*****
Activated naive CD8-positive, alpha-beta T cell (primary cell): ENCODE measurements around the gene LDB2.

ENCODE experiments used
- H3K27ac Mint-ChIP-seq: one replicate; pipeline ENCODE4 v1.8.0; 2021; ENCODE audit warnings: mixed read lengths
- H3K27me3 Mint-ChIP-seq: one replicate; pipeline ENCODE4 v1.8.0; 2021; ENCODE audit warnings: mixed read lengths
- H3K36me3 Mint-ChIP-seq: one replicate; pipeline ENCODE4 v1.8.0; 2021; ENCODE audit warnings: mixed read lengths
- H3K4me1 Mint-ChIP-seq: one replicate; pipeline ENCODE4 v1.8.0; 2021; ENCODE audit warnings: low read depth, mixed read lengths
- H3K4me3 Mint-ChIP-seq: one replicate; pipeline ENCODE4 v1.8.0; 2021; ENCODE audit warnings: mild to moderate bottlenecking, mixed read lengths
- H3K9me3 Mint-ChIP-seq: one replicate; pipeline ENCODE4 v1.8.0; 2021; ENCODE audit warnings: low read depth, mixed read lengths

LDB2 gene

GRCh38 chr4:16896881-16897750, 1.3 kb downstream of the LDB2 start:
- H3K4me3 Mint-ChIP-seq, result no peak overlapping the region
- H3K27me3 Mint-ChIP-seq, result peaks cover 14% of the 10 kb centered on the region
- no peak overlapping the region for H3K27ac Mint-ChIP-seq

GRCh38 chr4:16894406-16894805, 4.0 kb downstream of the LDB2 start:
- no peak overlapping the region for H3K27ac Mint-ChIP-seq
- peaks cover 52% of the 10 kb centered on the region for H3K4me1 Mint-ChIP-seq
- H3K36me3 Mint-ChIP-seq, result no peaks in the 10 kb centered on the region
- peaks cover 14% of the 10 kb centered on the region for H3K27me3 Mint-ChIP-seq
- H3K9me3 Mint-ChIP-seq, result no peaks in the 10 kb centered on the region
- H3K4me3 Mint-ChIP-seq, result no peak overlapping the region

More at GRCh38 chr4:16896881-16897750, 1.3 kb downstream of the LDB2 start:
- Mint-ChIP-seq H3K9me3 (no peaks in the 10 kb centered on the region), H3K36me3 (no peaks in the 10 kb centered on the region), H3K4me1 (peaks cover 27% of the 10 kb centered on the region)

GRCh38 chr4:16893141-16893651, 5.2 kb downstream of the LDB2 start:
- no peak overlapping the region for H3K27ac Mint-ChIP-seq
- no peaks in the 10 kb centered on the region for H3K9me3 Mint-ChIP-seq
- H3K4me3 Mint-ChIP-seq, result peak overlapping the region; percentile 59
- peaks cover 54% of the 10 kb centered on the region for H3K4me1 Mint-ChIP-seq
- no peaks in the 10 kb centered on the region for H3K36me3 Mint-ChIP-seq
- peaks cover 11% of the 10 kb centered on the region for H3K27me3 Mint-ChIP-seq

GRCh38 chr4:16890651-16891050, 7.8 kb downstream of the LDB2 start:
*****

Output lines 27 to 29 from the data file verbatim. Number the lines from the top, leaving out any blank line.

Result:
- peaks cover 54% of the 10 kb centered on the region for H3K4me1 Mint-ChIP-seq
- no peaks in the 10 kb centered on the region for H3K36me3 Mint-ChIP-seq
- peaks cover 11% of the 10 kb centered on the region for H3K27me3 Mint-ChIP-seq